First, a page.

So, let’s consider again what makes for a great MIL/DIL relationship.
A key part of the answer, I’m told, is that it is characterized by mutual respect – that’s “mutual” and “respect“.
Here’s a working definition of respect –
- an act of giving particular attention, or consideration to;
- high or special regard;
- esteem; a sense of the worth or excellence of a person;
- deference to a right, privilege or privileged position;
- proper acceptance or courtesy; acknowledgment
Wow! Esteem … Deference … Courtesy… Proper acceptance … Special regard … a sense of the worth or excellence of a person. When’s the last time you thought about those words when framing your words or interactions with your MIL or DIL? Doesn’t that paint a picture of just how we’d like to be treated?
You know what they say: What goes around, comes around.
Let’s see what mutual respect might look like by considering … How do we treat our friends?
What do I say? What am I careful not to say? Do I give advice? Do I tell my friends what they “should” do? Do I criticize their appearance or behavior? What about their cooking or the manner in which they discipline their children? If their homes are untidy or unclean, is it my place to point that out to them?
Do I expect my friends to adhere to MY practices concerning holidays? Are they obligated to come to my house on Christmas Eve or Thanksgiving if I invite them? Do I cut off the relationship if they don’t call as often as I would like? When they are pregnant, do I recommend names for their babies? And if their kid has big ears, do I remark about them and laugh? Why would I assume my friend knows very little about _______________ (fill in the blank) and that I am the one to bring her up-to-speed on that?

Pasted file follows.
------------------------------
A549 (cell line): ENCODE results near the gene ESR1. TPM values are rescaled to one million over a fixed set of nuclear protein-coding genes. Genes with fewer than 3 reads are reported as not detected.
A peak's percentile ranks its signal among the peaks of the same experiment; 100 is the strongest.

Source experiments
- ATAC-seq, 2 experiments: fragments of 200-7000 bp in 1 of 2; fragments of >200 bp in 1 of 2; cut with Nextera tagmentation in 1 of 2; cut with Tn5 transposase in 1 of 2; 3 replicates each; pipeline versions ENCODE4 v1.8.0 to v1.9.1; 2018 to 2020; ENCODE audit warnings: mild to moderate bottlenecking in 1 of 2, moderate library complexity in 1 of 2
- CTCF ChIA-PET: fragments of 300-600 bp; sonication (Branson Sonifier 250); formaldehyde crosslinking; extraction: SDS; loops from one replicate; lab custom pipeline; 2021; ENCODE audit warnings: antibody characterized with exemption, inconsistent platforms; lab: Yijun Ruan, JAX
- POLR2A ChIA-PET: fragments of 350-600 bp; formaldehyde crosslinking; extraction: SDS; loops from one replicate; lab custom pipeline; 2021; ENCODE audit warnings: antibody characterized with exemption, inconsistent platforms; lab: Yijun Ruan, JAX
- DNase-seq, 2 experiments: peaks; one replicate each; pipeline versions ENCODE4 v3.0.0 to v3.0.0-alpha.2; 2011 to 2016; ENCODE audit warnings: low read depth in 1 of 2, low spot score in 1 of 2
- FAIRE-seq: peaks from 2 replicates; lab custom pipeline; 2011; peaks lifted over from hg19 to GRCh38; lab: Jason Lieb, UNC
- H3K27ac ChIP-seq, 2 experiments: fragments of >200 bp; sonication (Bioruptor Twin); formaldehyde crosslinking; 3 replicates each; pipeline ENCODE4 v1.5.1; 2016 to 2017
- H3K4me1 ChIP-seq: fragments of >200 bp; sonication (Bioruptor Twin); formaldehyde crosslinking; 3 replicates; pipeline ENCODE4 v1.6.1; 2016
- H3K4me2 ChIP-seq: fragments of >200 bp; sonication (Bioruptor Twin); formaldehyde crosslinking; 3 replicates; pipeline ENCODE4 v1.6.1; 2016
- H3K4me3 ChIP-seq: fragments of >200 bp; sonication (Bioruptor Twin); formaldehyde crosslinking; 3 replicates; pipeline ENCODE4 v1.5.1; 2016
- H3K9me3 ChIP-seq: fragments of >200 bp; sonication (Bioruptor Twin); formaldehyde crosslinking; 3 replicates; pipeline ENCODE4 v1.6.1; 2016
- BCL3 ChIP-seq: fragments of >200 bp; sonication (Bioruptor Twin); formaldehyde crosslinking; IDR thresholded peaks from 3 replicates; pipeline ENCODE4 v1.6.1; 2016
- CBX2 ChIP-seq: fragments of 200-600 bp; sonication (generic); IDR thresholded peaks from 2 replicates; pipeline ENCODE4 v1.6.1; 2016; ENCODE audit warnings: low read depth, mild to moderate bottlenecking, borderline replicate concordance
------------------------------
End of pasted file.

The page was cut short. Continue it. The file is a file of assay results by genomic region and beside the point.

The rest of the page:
And now … from the other side of the fence ….
Do I ignore my friend if she lives hundreds or thousands of miles away? Would I purposefully disregard her feelings? How about when my friend calls on the phone – Do I regularly let it ring through to voice mail when I check caller ID? Is it my practice to roll my eyes when my friend talks about something that I label “dull” or “stupid”? If she drinks too much at a social gathering, what do I think? What do I do? Make sarcastic remarks to those around me? Am I neglectful in thanking a friend who has given me a gift, whether I like the gift or not? Am I dismissive of friends’ religious beliefs and political views?
And when a friend tells me what she’s realized, learned, experienced or read, do I summarily dismiss it simply because it came from her? Do I regularly parade all her faults and weaknesses in front of anyone who’ll listen? Shall I mock her in front of my children and spouse? Or presume she will be our “on-call” babysitter for as often or as long as I’d like? Have I made it a habit of considering her preferences? How often do I compliment her on her accomplishments?
How do I treat my friends?
Really? So, then how do I want to treat my family?
MILS & DILS – meant to be Family, Friends and Allies